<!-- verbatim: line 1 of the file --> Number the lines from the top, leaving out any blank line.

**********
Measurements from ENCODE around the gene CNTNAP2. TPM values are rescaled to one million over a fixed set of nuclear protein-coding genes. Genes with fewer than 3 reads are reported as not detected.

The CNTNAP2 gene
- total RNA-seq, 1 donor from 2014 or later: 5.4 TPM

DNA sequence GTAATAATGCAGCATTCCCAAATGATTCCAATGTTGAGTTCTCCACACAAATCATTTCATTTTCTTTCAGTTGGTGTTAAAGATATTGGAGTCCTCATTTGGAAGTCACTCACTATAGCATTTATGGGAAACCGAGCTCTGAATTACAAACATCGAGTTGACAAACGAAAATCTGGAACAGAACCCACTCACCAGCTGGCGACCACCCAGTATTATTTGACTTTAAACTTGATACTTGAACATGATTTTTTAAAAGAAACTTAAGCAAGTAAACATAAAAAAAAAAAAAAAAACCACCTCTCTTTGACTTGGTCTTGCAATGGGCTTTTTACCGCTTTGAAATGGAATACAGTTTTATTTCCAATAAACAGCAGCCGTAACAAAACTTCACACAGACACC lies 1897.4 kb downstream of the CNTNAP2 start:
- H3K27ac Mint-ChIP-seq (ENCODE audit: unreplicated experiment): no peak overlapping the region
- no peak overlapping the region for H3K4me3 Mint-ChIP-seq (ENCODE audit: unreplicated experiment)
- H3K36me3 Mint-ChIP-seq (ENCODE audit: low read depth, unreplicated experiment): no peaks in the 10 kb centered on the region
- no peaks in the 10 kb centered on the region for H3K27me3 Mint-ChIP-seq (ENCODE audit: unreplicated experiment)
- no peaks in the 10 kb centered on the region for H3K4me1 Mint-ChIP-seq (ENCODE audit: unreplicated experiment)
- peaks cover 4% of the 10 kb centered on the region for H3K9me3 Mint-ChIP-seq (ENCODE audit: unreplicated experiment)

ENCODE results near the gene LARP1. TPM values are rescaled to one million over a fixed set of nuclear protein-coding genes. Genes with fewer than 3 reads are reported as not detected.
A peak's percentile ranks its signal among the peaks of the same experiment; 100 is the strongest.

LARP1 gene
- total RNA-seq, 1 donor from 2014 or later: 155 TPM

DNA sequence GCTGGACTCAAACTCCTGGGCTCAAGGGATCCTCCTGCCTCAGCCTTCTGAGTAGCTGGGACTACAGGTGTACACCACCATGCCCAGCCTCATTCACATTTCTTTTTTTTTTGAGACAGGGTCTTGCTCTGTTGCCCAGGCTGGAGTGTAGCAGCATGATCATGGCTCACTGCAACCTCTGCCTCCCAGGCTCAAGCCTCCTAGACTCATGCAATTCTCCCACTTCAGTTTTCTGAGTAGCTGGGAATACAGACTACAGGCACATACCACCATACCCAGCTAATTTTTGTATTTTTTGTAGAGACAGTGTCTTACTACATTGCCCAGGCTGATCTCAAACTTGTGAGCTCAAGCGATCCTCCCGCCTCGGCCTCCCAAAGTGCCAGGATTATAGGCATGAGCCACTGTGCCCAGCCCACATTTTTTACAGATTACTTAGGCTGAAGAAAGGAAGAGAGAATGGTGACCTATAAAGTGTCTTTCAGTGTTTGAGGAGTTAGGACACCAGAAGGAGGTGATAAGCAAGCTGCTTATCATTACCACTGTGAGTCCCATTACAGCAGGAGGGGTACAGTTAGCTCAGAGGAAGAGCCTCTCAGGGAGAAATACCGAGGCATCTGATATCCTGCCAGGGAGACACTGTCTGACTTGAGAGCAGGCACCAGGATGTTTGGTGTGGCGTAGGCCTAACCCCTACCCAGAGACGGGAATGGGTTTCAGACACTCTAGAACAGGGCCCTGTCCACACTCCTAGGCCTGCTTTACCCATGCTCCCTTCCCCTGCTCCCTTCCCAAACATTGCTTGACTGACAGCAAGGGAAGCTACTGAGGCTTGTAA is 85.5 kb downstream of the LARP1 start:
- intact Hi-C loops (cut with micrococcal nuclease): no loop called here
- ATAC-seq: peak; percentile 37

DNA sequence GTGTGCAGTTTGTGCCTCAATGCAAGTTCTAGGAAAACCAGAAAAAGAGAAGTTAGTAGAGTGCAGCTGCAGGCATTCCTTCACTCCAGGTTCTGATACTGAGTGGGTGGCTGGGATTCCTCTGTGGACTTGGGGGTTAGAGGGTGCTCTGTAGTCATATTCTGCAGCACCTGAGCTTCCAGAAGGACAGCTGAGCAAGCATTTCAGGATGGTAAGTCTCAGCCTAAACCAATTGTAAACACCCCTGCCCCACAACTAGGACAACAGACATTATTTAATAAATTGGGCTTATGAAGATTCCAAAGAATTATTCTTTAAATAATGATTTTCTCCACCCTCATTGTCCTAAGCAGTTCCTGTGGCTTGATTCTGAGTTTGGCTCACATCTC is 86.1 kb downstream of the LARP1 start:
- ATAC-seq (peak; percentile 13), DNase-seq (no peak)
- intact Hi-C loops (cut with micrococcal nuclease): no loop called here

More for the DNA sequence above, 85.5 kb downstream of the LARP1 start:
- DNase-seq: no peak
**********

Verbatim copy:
Measurements from ENCODE around the gene CNTNAP2. TPM values are rescaled to one million over a fixed set of nuclear protein-coding genes. Genes with fewer than 3 reads are reported as not detected.